Skip to main content


Virginia Cottage Food Laws and Sales Tax

This topic contains 8 replies, has 1 voice, and was last updated by  mei tai baby carrier 3 years, 8 months ago.

Viewing 9 posts - 1 through 9 (of 9 total)
  • Author
  • #16790

    Jim Dutton

    I have been making chocolates for a while and people have begun to ask to purchase them. I have spent untold hours searching the Web and calling people in the government (without success) to get a straight answer to the question: is someone selling items under the cottage food laws in Virginia required to collect the sales tax? The answer from the tax people is the reflect one: yes, every sale (with a few exceptions) is taxable, but the person did not seem to be sure of her information. Chocolate-making remains basically a hobby for me, and I have no desire to set up a business. I have reported my small income from chocolates on my federal tax form under hobby income. From the IRS point of view, a person has either a hobby or a business, with various distinctions between them. Yet to submit any sales tax to the state, I need to apply for a business license. I am quite confused at this point, and any help would be appreciated.


    David Crabill

    Setting aside the sales tax question temporarily, I just want to make sure that you’ve gone through the steps to make sure you’re running your business legally. Are you sure that your county doesn’t require you to get a business license for your chocolate business? More general info:

    From what I understand, a hobby classification is more intended for a business that has no intent to profit from it, or has not profited from it for the majority of the past five years. Hobbies cannot take business deductions because of this. Any activity for which you intend to make a profit is considered a business, no matter how small it is. Even if you are classified as a hobby, I don’t think that would affect the way that your state or county classifies you.

    Getting back to sales tax… if govt officials aren’t sure about sales tax requirements, then I wouldn’t fully trust any answer you get from someone online. They are the ones enforcing the rules, and they need to know these things. Generally, if you are selling something that is consumed off the sale premises, there can be exemptions (especially at the state level) for sales tax, but often each county and city has their own tax rates that don’t include exemptions. I don’t know more than that, but I do know it can be frustrating to hop from one official to the next and get conflicting answers.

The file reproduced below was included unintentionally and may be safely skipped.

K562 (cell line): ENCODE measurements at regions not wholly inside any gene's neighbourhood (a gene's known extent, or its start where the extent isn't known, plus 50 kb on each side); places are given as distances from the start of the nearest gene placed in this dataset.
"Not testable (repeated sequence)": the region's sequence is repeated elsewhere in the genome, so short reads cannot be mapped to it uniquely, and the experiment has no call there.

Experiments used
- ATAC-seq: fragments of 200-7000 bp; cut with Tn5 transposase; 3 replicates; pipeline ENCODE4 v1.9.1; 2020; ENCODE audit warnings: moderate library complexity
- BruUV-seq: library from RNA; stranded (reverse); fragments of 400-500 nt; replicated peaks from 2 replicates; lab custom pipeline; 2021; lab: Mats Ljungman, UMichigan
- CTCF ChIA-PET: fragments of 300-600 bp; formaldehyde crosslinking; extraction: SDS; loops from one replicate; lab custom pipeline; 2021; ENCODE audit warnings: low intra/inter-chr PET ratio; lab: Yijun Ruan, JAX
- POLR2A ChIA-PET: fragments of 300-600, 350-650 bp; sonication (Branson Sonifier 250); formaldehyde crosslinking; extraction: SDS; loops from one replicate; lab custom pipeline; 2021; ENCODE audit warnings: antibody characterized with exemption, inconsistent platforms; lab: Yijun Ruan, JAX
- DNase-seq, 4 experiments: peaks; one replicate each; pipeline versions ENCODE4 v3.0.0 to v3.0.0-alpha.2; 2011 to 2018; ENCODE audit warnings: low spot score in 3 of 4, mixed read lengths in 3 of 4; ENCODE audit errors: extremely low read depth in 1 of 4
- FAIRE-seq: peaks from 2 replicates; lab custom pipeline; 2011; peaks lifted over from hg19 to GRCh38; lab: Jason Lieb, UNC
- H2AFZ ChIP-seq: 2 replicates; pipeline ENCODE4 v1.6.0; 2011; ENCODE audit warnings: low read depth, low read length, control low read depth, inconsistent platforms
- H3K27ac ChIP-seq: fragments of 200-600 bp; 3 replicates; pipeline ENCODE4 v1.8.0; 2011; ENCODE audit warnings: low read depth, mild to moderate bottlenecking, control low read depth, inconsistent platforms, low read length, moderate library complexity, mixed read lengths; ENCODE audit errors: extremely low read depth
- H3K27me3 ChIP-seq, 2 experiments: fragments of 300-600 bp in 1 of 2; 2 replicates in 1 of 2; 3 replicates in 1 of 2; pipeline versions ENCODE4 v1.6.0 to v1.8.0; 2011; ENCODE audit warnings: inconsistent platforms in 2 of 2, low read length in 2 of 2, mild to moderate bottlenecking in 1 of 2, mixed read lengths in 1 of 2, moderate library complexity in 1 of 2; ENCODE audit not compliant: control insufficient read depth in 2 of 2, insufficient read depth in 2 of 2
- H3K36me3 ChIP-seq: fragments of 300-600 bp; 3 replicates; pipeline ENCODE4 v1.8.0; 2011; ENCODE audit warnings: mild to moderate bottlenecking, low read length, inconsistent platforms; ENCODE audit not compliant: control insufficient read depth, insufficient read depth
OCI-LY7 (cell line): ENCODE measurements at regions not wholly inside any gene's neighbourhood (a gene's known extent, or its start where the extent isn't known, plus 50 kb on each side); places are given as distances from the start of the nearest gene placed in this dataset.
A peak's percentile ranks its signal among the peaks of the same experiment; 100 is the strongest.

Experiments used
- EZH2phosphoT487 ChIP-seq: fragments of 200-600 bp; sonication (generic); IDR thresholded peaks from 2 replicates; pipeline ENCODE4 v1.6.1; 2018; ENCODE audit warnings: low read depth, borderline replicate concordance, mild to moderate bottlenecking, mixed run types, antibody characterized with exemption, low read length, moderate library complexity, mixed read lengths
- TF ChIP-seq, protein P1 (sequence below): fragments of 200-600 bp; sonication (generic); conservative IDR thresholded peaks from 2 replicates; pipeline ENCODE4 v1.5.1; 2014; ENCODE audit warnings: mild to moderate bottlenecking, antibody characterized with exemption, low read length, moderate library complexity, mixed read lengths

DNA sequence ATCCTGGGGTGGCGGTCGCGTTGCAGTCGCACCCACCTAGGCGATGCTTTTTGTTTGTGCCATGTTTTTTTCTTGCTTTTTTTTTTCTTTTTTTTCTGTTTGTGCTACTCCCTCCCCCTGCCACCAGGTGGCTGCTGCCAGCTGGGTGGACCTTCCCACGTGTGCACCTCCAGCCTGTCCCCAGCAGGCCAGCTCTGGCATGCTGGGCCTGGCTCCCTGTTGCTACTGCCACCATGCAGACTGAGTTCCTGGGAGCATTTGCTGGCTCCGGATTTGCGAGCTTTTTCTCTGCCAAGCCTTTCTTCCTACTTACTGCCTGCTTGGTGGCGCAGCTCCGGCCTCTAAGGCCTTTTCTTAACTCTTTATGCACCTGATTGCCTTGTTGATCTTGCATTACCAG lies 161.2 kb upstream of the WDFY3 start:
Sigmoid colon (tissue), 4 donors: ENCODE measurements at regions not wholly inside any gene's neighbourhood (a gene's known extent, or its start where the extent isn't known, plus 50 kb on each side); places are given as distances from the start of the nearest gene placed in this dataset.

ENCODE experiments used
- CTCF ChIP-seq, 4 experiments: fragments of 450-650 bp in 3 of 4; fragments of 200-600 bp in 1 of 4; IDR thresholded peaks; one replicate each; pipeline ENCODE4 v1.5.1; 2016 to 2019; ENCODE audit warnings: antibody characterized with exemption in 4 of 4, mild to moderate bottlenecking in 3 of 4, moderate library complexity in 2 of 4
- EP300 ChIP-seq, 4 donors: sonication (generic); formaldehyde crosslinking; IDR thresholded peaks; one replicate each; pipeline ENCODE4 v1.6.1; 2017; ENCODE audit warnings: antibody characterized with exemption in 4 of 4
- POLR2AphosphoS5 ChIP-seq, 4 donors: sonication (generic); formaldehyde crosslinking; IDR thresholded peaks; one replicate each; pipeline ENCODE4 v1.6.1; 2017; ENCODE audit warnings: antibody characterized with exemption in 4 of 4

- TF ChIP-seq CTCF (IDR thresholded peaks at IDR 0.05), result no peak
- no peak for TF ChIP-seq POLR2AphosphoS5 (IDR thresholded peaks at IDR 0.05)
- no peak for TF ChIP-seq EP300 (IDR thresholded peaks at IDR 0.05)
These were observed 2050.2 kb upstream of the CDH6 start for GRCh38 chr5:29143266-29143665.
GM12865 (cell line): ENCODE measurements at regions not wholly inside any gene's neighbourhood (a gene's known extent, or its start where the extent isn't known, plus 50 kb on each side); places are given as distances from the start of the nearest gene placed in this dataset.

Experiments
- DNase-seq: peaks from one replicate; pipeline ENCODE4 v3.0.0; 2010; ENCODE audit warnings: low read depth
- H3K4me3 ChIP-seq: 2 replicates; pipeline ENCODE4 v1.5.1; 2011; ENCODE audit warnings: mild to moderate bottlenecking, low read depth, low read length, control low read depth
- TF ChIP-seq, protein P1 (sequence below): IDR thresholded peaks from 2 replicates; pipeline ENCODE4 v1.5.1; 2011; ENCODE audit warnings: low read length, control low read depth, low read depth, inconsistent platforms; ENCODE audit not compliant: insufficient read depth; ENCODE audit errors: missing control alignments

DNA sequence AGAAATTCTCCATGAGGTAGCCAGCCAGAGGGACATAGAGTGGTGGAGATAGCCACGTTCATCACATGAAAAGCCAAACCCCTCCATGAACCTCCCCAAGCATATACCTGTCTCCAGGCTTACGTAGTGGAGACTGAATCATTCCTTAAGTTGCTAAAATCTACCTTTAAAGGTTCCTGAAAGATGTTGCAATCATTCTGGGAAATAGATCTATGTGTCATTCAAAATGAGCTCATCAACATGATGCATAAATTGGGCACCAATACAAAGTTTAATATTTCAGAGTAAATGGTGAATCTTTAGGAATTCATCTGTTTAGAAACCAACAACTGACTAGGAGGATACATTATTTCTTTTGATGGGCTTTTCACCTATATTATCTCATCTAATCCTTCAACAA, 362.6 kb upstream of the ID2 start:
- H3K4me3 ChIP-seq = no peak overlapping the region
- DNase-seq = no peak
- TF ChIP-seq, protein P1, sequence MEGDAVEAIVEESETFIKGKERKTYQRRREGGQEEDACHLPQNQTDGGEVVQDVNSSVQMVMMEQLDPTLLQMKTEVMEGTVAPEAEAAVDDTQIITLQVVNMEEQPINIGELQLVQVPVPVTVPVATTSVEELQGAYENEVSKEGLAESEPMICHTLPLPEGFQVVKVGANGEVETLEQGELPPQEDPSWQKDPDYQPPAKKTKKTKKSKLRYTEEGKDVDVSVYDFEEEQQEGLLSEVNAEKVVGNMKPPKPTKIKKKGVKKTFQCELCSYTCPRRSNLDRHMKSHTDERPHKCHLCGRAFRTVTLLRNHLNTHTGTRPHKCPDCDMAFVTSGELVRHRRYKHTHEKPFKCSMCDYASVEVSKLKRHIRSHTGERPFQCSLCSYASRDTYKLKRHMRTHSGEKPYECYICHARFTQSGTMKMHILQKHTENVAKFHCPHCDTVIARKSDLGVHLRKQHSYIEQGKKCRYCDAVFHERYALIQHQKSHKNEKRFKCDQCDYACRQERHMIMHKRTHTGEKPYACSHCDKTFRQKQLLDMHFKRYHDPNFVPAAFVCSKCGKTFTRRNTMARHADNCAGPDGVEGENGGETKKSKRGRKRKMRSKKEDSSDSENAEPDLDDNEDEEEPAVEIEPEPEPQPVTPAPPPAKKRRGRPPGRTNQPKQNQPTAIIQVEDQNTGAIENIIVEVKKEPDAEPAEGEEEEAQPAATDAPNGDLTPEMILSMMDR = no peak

Jim Dutton

    Thank you for your reply. Let me respond to a few of your points:

    “Even if you are classified as a hobby, I don’t think that would affect the way that your state or county classifies you.”

    I think that may be the key point. I am far from making a profit from chocolate-making. I sold the chocolates only because people requested it last Christmas, and I don’t intend to get into the business; it is truly a hobby for me. I give away almost all I produce to charity events to raise money and as gifts to family and friends. So it is, from the IRS point of view, definitely a hobby, not a business. But I am beginning to conclude that the only way to pay the sales tax to the state (local taxes are not separate from the state) is to be set up as a business. It all seems more than a little absurd since I spent literally thousands of dollars on ingredients and equipment with no prospect–and no expectation–of ever earning a profit.

    “Generally, if you are selling something that is consumed off the sale premises, there can be exemptions (especially at the state level) for sales tax”

    Alas, Virginia does not seem to have that exemption.

    And you are correct about the frustration I experienced in talking to various state officials. I even called the office that supposedly handles the cottage food laws and was told I would need to have a kitchen inspection. I said I did not think that was the case under the law, and the person said, “Well, I don’t know anything about that.” And these are the people who are paid to know!


    David Crabill